the only reason the woman's in the show.
>> Jane Espenson: Right.
>> Female#2: "Buffy" was ultimately a show about a woman who had a job fighting demons.
>> Jane Espenson: Absolutely. And there were other important decisions beyond Bechdel in
how Buffy was treated. Joss made really sure that nobody ever challenged her ability to
lead on the basis that she was a woman or a girl. Whatever she was. It was--. They might
challenge her on other reasons like you're exhausted, you're crazy, you're infected with
a demon spawn, or whatever.
But it was never "you're a woman." And similarly, on "Battlestar Galactica," President Roslin
was never challenged on that basis. And I love that Ron set up a world in which there
was not a history of gender discrimination. And in fact, when I got to write the "Face
of the Enemy" web series, I co-wrote those, in which we learn that Lieutenant Gaeta is
Although I hate to even use that word gay in the "Battlestar Galactica" universe because
they don't seem to have a word. Because it's just that. Some people love here and some
people love there. They've never thought of separating them out and giving them a different
name. But we learn that in that episode and I tried really hard to write that so that
this-- nobody was shocked by that.
There's actually a shot in it of Colonel Tigh giving, looking askance. That wasn't intended
to be a "you've got a boyfriend?" That was intended to be like "how come I didn't know
you had a relationship with another crew member?" So, I hope people read that in the way it
was intended. That writing a show, that what a great freedom it is and that it's another
way to apply metaphor.
It's kinda like, here's our world as seen if this had, if we didn't have this in our
history. Look what's the same, look what corresponds, look what's different. I love that.
>> Male#6: All right. This one is from Tricia Weir. If you could choose any show you've
ever worked on and retcon it out of cancellation with a new season,
which show would it be?
>> Jane Espenson: I-- it's interesting 'cause sometimes that doesn't mean it's the show
you love best. I don't think, I think "Buffy" ended well and has been continued in the comic
book. So that would be a weird one to go back and continue. Where do you continue it from?
The end of the current comic book season?
"Torchwood" ended too soon. I mean, we don't know if there's going to be more "Torchwood."
Russell's dealing with stuff. But I would love to see more "Torchwood." Obviously there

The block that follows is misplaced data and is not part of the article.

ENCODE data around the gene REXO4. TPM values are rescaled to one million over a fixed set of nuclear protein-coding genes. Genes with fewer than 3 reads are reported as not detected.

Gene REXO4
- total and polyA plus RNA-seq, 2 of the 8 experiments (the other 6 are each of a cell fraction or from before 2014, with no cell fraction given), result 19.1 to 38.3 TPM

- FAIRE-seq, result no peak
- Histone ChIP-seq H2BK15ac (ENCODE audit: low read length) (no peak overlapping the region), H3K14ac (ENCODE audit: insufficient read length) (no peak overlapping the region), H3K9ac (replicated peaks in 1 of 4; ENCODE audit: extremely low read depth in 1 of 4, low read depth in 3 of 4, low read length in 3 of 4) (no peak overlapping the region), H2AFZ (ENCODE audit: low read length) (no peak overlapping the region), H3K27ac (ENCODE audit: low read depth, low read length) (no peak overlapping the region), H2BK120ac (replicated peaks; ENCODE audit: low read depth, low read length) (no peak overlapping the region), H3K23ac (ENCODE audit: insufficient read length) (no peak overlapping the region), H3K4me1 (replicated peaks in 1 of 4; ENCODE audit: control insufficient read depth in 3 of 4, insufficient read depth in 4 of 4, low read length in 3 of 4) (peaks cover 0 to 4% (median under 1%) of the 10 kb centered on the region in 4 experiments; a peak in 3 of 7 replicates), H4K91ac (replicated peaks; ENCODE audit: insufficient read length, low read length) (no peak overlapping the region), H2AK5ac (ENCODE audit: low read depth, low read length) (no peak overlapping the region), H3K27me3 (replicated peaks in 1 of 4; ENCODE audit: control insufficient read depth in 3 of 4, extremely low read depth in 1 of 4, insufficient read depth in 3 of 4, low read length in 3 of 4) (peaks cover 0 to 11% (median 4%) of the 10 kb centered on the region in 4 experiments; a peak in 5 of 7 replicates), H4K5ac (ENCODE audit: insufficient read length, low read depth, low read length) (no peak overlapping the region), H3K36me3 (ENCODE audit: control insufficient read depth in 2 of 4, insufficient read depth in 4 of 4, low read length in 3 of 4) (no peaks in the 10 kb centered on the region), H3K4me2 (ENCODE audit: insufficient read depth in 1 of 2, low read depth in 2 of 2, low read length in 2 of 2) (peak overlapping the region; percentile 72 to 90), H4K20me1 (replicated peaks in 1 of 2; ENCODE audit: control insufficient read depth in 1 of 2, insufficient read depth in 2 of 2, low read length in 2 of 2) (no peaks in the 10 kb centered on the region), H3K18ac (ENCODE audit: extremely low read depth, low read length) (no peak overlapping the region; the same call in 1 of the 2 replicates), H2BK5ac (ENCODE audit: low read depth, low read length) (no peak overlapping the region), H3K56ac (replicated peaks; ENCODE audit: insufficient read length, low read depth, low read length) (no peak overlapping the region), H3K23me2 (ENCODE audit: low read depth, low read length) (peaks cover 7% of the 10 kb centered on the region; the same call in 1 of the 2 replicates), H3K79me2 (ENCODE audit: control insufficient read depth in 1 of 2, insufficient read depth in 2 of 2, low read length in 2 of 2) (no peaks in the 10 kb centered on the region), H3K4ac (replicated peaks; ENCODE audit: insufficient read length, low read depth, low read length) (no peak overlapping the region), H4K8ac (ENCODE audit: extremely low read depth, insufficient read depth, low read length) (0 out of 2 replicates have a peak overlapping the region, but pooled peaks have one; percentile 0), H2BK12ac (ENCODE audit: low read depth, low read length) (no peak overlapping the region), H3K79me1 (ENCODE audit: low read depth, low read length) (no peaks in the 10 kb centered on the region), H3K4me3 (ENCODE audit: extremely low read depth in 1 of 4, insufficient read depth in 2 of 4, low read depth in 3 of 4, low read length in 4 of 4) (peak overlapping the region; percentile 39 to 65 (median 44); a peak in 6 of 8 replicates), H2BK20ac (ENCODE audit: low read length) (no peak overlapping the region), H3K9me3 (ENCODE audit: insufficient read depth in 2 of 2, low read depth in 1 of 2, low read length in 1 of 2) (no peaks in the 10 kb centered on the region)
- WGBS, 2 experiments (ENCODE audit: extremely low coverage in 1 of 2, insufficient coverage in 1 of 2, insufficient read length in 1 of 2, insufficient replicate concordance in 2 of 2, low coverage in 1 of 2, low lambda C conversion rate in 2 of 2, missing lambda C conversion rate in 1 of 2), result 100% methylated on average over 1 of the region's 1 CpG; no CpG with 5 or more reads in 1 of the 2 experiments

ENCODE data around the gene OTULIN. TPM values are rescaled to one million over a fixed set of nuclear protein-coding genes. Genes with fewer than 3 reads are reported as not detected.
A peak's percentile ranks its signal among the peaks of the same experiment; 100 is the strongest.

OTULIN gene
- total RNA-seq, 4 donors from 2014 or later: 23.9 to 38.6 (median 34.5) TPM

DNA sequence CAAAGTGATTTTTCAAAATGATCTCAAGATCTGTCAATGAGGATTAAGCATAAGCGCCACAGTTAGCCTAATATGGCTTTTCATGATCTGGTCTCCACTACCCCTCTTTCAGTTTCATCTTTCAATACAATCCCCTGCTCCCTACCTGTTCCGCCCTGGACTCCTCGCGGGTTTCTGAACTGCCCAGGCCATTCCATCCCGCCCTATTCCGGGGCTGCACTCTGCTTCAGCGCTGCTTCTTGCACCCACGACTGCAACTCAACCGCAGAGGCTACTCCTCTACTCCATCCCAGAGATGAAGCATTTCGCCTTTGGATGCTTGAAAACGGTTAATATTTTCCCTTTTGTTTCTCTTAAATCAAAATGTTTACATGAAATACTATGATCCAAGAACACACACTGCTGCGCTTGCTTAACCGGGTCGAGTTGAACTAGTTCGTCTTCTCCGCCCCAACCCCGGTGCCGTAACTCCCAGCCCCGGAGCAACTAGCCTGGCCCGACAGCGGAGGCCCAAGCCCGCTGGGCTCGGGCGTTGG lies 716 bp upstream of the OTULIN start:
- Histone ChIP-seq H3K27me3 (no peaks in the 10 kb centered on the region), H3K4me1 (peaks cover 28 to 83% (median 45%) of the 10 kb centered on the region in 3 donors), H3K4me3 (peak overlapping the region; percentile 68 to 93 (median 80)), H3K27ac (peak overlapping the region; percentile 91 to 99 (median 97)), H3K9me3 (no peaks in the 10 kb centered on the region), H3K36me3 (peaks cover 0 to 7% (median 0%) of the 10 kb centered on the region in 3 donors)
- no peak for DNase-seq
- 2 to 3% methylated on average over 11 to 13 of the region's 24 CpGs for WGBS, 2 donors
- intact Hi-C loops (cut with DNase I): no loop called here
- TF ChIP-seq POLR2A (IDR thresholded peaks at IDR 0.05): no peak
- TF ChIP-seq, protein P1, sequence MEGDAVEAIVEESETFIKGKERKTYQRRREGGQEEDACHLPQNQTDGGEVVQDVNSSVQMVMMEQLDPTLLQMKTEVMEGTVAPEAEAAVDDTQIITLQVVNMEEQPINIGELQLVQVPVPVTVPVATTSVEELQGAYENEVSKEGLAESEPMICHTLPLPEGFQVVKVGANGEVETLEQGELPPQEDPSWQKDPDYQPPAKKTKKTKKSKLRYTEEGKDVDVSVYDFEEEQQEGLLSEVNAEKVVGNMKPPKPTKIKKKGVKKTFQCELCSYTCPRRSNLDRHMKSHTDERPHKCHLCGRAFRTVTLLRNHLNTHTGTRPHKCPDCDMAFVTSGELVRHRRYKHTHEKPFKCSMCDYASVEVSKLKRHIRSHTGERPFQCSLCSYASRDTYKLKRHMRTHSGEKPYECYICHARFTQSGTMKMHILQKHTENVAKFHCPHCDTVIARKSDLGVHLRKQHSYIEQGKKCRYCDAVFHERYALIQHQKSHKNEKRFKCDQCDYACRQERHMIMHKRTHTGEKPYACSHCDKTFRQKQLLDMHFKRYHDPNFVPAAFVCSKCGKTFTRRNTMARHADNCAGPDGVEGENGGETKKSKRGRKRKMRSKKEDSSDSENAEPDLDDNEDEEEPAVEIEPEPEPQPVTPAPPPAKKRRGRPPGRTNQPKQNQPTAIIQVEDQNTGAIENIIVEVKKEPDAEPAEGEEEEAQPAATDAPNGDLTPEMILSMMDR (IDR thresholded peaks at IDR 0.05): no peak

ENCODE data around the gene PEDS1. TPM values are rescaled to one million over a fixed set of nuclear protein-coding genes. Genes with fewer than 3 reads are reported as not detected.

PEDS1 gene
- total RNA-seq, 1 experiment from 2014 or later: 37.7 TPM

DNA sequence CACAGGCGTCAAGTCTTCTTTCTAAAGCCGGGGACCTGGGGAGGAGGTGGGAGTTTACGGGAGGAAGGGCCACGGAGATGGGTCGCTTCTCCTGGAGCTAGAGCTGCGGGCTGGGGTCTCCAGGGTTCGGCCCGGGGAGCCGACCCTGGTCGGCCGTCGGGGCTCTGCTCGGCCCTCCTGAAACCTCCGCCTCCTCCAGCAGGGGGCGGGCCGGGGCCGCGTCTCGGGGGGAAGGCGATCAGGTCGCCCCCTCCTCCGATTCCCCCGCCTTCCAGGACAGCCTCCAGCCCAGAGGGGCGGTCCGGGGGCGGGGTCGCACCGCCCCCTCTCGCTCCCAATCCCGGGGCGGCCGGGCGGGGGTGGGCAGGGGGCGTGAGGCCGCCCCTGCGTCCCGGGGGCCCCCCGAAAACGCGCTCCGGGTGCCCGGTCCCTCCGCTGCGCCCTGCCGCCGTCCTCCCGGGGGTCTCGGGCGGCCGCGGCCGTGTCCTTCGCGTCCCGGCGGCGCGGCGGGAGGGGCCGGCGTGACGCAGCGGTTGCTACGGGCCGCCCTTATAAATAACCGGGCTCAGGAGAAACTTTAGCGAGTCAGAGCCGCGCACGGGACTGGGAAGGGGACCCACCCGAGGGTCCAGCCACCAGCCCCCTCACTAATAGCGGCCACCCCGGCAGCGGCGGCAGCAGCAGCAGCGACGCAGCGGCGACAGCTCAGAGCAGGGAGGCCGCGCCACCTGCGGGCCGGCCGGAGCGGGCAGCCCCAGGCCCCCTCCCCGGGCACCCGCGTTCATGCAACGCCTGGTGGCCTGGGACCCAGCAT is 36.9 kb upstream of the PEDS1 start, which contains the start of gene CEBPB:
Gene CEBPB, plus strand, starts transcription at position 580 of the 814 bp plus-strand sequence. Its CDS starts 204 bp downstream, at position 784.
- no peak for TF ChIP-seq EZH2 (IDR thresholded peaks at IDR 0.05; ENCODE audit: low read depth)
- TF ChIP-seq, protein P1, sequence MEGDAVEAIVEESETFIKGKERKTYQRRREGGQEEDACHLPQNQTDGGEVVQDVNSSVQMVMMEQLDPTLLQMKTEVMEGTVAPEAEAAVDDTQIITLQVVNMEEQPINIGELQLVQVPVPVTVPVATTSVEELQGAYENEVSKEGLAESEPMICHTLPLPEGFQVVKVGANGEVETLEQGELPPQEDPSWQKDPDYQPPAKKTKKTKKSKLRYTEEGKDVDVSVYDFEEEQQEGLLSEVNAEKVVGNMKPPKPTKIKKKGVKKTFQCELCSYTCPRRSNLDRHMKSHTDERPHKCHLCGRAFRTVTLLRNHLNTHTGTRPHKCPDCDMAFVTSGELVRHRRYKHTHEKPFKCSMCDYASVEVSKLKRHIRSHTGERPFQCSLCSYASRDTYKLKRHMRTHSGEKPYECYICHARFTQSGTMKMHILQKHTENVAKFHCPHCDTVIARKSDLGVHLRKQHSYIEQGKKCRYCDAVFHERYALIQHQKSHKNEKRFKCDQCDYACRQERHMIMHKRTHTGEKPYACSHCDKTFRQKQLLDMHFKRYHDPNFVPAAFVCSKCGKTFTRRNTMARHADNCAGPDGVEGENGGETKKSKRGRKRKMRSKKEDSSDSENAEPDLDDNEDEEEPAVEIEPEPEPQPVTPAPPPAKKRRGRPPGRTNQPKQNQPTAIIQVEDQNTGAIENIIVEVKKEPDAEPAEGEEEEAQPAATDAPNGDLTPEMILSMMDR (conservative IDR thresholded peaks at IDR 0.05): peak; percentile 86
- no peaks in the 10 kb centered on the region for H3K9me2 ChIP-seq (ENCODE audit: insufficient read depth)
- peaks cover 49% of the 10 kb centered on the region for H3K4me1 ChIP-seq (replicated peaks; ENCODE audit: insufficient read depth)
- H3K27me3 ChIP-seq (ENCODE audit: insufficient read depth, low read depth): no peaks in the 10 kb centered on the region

would-- "Once Upon a Time" I'm certain will continue. So that one's good. I'm getting
to make more "Husbands." "Firefly." "Firefly" deserved more. "Firefly" ended too soon, had
stories left to tell, Joss was excited about the--. That's why he made "Serenity" it's
like there was more to do. I would love, love, love to write another season of "Firefly."
>> Male#6: Why in God's name, this is my question, was "Firefly" canceled so soon?
>> Jane Espenson: I--. Yeah I actually don't know. I don't think I could if I did know.
But I think it just was probably a mismatch between what FOX was finding profitable on
their airwaves. That was still a time when ratings triumphed over DVD sales. The studio
makes the DVD money. The network sells the advertising. So they, the network cares about
the ratings. You can be huge in DVD sales and the network may not even know about it
or care about it.
So, I think studios in which the studio and the network are all one entity, this sort
of happens at SyFy more, I think they're more likely to keep a DVD hit show around. Then
FOX was, 'cause I don't know that they cared about the cult following. They were just looking
at the weekly numbers and I am sure they were probably, in their spreadsheets, they were
probably right. The numbers didn't justify it. I think there were more numbers they weren't
seeing. But I'm guessing.
>> Male#6: So, you're telling me short term thinking killed "Firefly?"
>> Jane Espenson: Short-term thinking killed a lot. Yeah.
>> Male#6: All right, and I have one more question for you off the Dory for you. This
is from some dude named Dan Block, and the question is, "your website says you wear very
bright colors. Are you sure about that?"
>> Jane Espenson: [laughs] I generally do. When I come to an appearance like this, I
try to class it up. So--. But I don't know that I've ever even worn this black blouse
before. Normally I'm in very, very bright colors. But it--. I like to think it's reflected
in my writing. I always try to put humor in anything I write, even a dark show. But today
I'm giving you dark Jane.
[laughter] >> Male#7: Just a question on the business
of writing. You've given some perspective on what really happens when a show runner
kinda goes forward with everything. When you look at a show that becomes a big success
and writers kinda disperse to other shows, it seems that, that unified vision you spoke